Last week, the U.S. Federal Reserve raised interest rates but, while the U.S. economy grows, the threats of inflation, tariffs and an all-out trade war may dampen future growth. David Pearl, Co-CIO, Epoch Investment Partners, discusses the impact of the Fed’s move, President Trump’s economic agenda and stocks to watch in these uncertain times.
Hello, and welcome to the show. I'm Kim Parlee. It is great to have you with us.
The US Federal Reserve raised its key interest rate and suggested two more may be on the way this year. It was the first meeting chaired by Jerome Powell, who was stuck to script, signaling there would be a total of three hikes this year, even as the Fed gave a more upbeat forecast of the US economy.
For a closer look at this and much more, I am joined by David Pearl. He's the Co-Chief Investment Officer of Epoch Investment Partners. And he joins us from New York. David, great to have you with us.
And I'm going to jump right in on the Fed announcement. And yet, I know you guys aren't a moment-by-moment watching things, and that's not how you make your investment decisions. But given that you're here, I wanted to ask you-- what did you make of what Mr. Powell had to say, and the decision, and the context in which he shared?
Yeah, it was completely as expected as far as the decision to raise a quarter percent. The issue was that when Powell gave his press conference, he inferred that the path of rate hikes, not so much this year, where there's two more hikes expected, but for 2019 and 2020, might have more hikes than expected, maybe by one, so not a whole lot, but a little. So the path of rate hikes might be steeper. And the inference to the market was maybe that the Fed had been a little behind the curve, keeping things too low for too long. That's what actually kind of spooked the market at the very end here today.
Yeah. And do you share that concern? I mean, it's a delicate balance for a Fed to come in and try and do something. I mean, on the one hand, they don't want to slow things down. But at the same time, you've got some fiscal stimulus. It's kind of like priming the pump, and you might have to worry about the engine getting flooded.
Yeah, no, that's absolutely right. It's much easier to lower rates than to tighten. Quantitative easing was easier to do than quantitative tightening. As you raise rates, whether it's in the short end or on long end through quantitative tightening, you have to instill confidence in the markets that the economy is strong enough to withstand the rate hike, that it's warranted to raise rates to make sure that the economy is growing at a moderate pace, and then inflation is likewise growing at only a moderate pace. You want to be ahead of the curve, not behind the curve. But if you're too far ahead, people get worried as well. So yes, it is very, very difficult.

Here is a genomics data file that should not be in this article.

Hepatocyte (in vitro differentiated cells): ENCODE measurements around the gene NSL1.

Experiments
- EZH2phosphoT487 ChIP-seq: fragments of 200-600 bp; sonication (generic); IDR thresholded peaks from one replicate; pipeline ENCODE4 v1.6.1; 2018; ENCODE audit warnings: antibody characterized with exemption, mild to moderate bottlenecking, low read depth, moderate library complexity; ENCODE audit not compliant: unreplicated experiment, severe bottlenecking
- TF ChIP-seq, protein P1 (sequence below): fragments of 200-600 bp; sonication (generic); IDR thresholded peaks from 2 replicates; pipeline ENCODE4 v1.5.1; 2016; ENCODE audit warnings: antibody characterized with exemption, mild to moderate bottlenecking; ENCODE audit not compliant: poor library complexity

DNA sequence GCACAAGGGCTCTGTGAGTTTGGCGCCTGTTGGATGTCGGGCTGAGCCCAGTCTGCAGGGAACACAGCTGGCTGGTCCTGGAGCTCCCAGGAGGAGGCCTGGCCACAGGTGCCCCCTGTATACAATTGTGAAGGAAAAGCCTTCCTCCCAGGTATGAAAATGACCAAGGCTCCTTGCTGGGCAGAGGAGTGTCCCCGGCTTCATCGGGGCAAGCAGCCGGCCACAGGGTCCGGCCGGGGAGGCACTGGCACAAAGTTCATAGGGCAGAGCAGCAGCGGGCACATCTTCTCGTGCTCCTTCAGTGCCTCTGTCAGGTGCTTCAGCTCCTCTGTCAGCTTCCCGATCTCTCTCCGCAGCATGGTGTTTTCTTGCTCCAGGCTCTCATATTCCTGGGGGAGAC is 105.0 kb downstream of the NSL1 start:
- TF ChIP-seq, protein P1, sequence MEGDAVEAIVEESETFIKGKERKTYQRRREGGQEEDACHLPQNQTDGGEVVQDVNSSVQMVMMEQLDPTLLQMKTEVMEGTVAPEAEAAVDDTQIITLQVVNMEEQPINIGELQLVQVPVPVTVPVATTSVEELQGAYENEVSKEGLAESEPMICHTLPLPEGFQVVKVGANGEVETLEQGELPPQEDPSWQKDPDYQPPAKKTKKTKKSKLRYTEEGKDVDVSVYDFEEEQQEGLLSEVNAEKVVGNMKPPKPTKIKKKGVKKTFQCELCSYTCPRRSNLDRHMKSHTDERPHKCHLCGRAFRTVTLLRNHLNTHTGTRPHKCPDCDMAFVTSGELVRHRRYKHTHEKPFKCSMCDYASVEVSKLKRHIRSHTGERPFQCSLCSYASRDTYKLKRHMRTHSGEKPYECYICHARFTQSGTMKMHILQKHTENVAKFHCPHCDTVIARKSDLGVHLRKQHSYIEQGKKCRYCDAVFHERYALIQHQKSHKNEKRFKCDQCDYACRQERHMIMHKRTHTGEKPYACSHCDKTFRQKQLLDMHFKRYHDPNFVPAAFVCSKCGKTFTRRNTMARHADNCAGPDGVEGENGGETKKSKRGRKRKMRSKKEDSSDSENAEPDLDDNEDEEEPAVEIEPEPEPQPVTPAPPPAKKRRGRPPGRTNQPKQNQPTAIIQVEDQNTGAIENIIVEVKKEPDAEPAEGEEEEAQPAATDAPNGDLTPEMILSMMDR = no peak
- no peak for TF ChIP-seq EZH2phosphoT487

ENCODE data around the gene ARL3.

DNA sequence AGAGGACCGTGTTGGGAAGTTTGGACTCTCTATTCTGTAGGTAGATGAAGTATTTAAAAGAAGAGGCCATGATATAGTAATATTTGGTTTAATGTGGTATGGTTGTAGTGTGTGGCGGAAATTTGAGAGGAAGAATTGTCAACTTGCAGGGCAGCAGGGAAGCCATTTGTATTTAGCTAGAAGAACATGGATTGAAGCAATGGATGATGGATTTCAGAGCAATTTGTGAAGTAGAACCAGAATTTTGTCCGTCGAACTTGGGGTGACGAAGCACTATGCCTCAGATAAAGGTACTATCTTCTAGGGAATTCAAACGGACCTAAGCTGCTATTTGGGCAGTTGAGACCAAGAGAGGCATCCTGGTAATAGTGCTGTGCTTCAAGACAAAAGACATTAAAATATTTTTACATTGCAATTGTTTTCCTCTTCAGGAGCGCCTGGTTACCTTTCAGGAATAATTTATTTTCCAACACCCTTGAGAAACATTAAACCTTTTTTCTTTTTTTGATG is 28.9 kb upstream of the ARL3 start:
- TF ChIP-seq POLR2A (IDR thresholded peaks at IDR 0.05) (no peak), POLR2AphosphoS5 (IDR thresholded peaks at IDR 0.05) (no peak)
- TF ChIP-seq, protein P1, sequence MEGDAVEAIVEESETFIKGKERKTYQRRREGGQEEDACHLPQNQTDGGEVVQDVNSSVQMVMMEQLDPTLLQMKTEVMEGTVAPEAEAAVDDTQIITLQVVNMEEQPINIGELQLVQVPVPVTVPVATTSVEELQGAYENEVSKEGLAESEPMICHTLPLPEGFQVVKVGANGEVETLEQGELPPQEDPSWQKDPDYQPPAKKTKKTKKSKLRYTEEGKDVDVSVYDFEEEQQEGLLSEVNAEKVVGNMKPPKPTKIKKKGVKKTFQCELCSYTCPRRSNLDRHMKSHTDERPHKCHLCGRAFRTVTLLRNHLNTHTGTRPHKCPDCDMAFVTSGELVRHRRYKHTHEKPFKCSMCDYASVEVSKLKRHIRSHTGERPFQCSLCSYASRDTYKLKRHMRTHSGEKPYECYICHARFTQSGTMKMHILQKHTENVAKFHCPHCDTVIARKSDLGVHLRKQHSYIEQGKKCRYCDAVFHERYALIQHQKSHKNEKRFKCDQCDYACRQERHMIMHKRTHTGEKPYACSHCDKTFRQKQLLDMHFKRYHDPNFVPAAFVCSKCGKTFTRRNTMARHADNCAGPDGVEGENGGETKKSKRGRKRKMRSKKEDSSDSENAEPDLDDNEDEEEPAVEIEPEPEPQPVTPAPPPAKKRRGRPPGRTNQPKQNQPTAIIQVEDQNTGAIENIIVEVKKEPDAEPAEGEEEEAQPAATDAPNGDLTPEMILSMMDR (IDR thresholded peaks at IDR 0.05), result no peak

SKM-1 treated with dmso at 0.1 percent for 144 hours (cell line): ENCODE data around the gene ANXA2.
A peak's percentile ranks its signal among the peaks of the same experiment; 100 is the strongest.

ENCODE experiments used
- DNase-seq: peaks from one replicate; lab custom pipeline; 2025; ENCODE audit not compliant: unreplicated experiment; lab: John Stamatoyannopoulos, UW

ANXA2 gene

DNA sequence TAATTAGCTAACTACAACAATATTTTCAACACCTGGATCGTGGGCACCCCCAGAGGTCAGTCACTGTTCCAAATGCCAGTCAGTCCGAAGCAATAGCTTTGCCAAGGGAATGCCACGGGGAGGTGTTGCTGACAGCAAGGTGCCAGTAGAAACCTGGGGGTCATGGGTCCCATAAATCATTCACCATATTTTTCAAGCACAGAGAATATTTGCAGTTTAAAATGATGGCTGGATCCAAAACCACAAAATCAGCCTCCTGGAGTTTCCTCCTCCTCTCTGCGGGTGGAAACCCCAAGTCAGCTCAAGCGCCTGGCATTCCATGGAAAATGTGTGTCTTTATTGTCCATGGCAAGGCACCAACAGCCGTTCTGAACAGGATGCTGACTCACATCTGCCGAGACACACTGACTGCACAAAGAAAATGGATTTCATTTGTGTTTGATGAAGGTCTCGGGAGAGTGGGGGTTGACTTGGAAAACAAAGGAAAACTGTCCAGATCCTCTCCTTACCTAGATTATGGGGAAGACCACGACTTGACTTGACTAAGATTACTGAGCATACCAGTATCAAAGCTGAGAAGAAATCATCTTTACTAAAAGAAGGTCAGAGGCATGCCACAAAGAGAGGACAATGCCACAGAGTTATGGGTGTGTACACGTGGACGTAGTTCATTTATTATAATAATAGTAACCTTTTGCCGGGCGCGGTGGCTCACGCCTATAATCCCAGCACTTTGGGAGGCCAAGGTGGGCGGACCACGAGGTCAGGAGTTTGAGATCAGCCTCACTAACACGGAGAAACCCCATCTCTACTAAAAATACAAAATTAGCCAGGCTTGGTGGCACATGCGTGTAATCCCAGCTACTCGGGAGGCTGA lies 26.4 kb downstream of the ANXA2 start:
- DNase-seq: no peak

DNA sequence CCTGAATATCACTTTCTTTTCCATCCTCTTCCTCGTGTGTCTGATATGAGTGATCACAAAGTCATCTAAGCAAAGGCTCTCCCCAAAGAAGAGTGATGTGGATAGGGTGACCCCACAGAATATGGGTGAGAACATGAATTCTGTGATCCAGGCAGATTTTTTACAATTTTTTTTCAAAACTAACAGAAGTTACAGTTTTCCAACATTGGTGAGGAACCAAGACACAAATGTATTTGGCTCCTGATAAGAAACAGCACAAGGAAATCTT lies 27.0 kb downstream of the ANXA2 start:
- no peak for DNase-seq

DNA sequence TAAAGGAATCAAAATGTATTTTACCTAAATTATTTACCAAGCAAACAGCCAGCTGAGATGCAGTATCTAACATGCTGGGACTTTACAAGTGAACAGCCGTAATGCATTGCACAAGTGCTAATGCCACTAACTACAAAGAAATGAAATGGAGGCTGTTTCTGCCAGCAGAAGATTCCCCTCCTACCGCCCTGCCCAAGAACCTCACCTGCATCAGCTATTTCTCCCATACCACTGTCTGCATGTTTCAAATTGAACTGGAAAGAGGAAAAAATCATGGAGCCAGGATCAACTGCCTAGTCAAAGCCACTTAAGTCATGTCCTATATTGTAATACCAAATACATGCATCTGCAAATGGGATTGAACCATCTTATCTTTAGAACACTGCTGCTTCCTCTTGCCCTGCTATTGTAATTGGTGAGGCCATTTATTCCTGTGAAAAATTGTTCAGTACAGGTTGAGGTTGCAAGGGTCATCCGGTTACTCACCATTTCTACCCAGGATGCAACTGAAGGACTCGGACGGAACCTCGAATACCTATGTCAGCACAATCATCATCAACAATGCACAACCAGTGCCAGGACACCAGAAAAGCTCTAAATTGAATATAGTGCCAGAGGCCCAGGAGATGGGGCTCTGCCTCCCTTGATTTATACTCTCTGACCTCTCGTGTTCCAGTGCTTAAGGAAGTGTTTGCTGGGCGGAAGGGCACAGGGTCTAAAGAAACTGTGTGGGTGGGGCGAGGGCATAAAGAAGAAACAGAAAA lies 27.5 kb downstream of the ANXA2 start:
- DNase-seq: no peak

I am not that concerned, given he's just got into the job. The actual rate increase was totally expected.
And the economy is just doing terrifically right now. It is kind of a Goldilocks. We have great economic growth, very low unemployment. It's almost historically low. You'd have to go back 60 years for this low unemployment rate. And inflation has just stayed, you know, just below the 2% that the Fed keys on.
Do you think that that inflation could move up in a hurry? I mean, you've got a lot of things going on. You've got the tax cuts coming. To your point, you've got very low unemployment rates.
Just anecdotally, I remember, I was listening to General Mills give their earnings today. And they talked about the fact they couldn't find any drivers for trucks. And that was causing them to up their costs. I mean, are we seeing sparks here and there?
Oh, there definitely is the beginnings of wage inflation. But you know, if you look back, it has been stubbornly low. And the only conclusion is that technology has moderated inflation. So when you look at the CPI, it's been just below two.
But if you segregate goods and services, goods are in total deflation. Everything we buy, physical goods, has actually gone down. And particularly, electronics, anything with intellectual property has gone down thanks to technology. It's only services, which is labor, which is beginning to go up. So it has been a very slow increase.
So yes, it is a concern, but it has been lagging every prior recovery. And so it has been moderate. We expect it will be moderate.
Let me shift to the fiscal side of things. And I want to let people know who are watching, I promise we're going to get into some names. We'll talk about those in a few minutes.
But if you take a look at-- you know, the Fed made their move. They've given their projections, well, and that's something markets are used to. We're not as used to the fact that you've got a president who is adding fuel to the fire.
I mean, you talk about a Goldilocks right now. And we're putting tax cuts in. And you've got potential trade wars looking to ratchet up. How does that affect your market outlook?